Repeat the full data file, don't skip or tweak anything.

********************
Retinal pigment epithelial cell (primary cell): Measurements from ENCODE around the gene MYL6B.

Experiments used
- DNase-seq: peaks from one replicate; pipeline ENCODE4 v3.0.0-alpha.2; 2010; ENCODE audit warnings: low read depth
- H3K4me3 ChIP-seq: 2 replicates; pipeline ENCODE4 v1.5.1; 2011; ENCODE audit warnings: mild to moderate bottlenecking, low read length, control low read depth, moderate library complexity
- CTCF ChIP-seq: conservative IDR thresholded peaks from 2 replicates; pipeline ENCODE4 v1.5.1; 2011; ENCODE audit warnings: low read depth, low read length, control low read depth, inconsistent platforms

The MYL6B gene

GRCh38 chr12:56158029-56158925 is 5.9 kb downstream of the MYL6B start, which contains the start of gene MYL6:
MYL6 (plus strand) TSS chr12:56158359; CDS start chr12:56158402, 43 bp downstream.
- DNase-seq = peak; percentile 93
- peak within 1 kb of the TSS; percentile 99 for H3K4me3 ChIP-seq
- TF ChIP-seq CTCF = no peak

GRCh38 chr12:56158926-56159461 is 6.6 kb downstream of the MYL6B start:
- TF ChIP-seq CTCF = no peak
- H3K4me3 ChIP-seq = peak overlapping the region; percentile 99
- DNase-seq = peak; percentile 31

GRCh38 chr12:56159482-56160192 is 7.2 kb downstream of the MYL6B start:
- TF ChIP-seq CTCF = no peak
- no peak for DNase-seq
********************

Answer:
Retinal pigment epithelial cell (primary cell): Measurements from ENCODE around the gene MYL6B.

Experiments used
- DNase-seq: peaks from one replicate; pipeline ENCODE4 v3.0.0-alpha.2; 2010; ENCODE audit warnings: low read depth
- H3K4me3 ChIP-seq: 2 replicates; pipeline ENCODE4 v1.5.1; 2011; ENCODE audit warnings: mild to moderate bottlenecking, low read length, control low read depth, moderate library complexity
- CTCF ChIP-seq: conservative IDR thresholded peaks from 2 replicates; pipeline ENCODE4 v1.5.1; 2011; ENCODE audit warnings: low read depth, low read length, control low read depth, inconsistent platforms

The MYL6B gene

GRCh38 chr12:56158029-56158925 is 5.9 kb downstream of the MYL6B start, which contains the start of gene MYL6:
MYL6 (plus strand) TSS chr12:56158359; CDS start chr12:56158402, 43 bp downstream.
- DNase-seq = peak; percentile 93
- peak within 1 kb of the TSS; percentile 99 for H3K4me3 ChIP-seq
- TF ChIP-seq CTCF = no peak

GRCh38 chr12:56158926-56159461 is 6.6 kb downstream of the MYL6B start:
- TF ChIP-seq CTCF = no peak
- H3K4me3 ChIP-seq = peak overlapping the region; percentile 99
- DNase-seq = peak; percentile 31

GRCh38 chr12:56159482-56160192 is 7.2 kb downstream of the MYL6B start:
- TF ChIP-seq CTCF = no peak
- no peak for DNase-seq